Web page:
Back by Popular Demand
The devilish Feodor Chaliapin Jr., in The Name of the Rose
I received so much positive feedback about a previous piece that was posted last year entitled “Opera Goes to Hollywood” that I decided to write a follow-up sequel.
I call it “Hollywood Goes to the Opera.” It follows the same general pattern and style as the earlier one – that is, it establishes why movie studios should both stay in and out of the operatic arena, while touching upon the various aspects of this most over-looked of movie sub-genres.
These additional episodes never made it to the original piece, either because of time constraints or lack of available space. With that said, I hope to make amends with this latest post. I also hope you enjoy these extra morsels as much as I enjoyed researching and writing them.
To quote a phrase from Ripley, “believe it or not” there are dozens of screen biographies of struggling composers, classical musicians, artists, producers and famous opera stars out there, along with their tragically (uh, let’s say “operatically”) inclined lives in-and-out of the theater. It’s no wonder, then, that some of these so-called “efforts” have wound up on the cinematic scrap heap as nothing more than expensive soap duds for the screen, i.e., real celluloid “clunkers,” in the jargon of the time.
Kathryn Grayson in So This is Love poster
Some of the most well-known of these losers include the film “biography” (and I use that term loosely) of our old friend, American soprano Grace Moore. The movie, So This is Love (1953), starring Kathryn Grayson (Kiss Me Kate, Toast of New Orleans) and a pre-talk-show Merv Griffin, is a perfect case in point. The sight of a blonde, flapper-era Grayson is too much to take. And in case you were wondering, Merv is absolutely dreadful in it (no wonder he switched careers by venturing forth into TV Land!).
Next up is the sudser to end all sudsers: Interrupted Melody from 1955, about the star-crossed life of Australian dramatic soprano Marjorie Lawrence, who was cut down in the prime of her life by polio, as played by Eleanor Parker, who is about as Australian as Justin Bieber. The film co-stars Canadian Glenn Ford (very good, in fact) as her husband and a pre-007 Roger Moore (duh… not so good). On the soundtrack is the voluminous singing voice of real-life soprano Eileen Farrell, along with a few less familiar names from the period: tenors William Olvis, Rudolf Petrak, and Armand Tokatyan, and diva Marcella Reale. Get out your handkerchiefs for this one, folks. You’re going to need them!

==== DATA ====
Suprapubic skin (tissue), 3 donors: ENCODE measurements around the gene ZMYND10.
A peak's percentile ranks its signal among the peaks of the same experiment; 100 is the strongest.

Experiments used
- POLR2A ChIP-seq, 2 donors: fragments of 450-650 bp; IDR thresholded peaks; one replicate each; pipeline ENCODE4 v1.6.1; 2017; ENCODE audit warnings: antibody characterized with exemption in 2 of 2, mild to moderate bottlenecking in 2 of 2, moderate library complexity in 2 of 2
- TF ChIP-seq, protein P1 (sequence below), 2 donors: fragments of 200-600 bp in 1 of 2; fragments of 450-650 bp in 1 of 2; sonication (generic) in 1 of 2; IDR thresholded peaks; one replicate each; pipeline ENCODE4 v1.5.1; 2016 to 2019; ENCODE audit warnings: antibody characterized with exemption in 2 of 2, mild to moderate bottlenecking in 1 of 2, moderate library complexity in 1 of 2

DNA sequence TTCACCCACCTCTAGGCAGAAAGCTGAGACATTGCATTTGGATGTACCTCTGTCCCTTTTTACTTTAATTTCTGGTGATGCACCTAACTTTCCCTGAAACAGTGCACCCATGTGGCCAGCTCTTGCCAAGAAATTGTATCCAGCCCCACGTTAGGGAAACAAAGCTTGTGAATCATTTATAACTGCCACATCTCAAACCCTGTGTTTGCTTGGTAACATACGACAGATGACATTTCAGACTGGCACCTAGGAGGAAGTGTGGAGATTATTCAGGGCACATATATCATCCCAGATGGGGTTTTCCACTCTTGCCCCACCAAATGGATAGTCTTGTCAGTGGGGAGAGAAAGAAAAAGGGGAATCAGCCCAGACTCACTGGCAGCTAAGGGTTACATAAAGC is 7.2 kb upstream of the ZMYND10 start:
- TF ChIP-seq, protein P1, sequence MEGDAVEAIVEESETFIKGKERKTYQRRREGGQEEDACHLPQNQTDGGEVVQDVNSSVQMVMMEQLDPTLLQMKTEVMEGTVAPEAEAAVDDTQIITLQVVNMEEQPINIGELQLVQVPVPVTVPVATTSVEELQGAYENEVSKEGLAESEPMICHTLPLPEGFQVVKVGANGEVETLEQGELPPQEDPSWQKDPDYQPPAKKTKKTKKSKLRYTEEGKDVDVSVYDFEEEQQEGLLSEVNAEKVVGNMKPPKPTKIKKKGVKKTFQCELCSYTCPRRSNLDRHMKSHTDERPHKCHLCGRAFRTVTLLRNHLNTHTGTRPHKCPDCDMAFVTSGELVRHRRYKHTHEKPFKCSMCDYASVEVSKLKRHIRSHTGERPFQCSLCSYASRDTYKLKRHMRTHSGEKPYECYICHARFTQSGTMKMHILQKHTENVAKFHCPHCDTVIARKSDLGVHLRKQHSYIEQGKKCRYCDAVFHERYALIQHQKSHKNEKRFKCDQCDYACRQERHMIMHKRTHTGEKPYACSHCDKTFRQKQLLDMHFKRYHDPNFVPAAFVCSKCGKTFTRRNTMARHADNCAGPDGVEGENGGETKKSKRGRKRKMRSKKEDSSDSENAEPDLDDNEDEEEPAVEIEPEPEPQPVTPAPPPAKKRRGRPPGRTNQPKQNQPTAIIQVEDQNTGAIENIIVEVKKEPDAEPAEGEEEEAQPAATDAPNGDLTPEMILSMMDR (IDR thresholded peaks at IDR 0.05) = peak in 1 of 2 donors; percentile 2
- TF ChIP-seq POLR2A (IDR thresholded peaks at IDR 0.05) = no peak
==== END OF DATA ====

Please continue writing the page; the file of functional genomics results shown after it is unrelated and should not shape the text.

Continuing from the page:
On the male side of the equation, we have the aforementioned The Great Caruso (1951) with Mario Lanza as the Great One; Tonight We Sing (1953), the musical life of famed impresario Sol Hurok starring David Wayne, who looked nothing at all like Hurok, with opera stars Jan Peerce and Roberta Peters, joined by Italian basso Ezio Pinza as Russian basso Feodor Chaliapin(!), in scenes from Act IV of Gounod’s Faust; a monstrously fictionalized account of composer Johann Strauss Jr.’s life, called The Great Waltz (1938), with a sparkling star turn by the dazzling coloratura Miliza Korjus (she’s also quite attractive).
Capucine & Dirk Bogarde in Song Without End
And then we have the execrable Song Without End from 1960, which purports to describe the amorous affairs of composer and concert pianist Franz Liszt. Featuring an uncomfortably bewigged Dirk Bogarde (who was gay), as Liszt, in his U.S. film debut, and French actress Capucine (who was bisexual) in her first-ever screen appearance, as Princess Caroline, his main love interest. About the only thing Liszt had in common with opera was his fiendishly difficult piano transcriptions and heroic championing of the music of Richard Wagner (performed by studio contract player Lyndon Brook), in a scene in which young Liszt is rehearsing the Pilgrim’s Chorus from Tannhäuser. Wagner is given far too short a shrift, and very little screen time, in the troubled and much revised script.
One of the more unusual Italian-made biopics (of which there are legion) is the risible Laugh Pagliacci (1948), starring Alida Valli and Paul Hoerbiger, Carlo Romano as the composer Ruggiero Leoncavallo, and baby-faced tenor Beniamino Gigli as the singer Morelli. Gigli doubles as the tragic clown Canio in the presentation of the opera proper. It’s based on the famous story (now discredited by most scholars, I’ll have you know) of how Leoncavallo came to write the opera we know today. Who said biopics have to be based on fact?
Verdi, Vidi, Vinci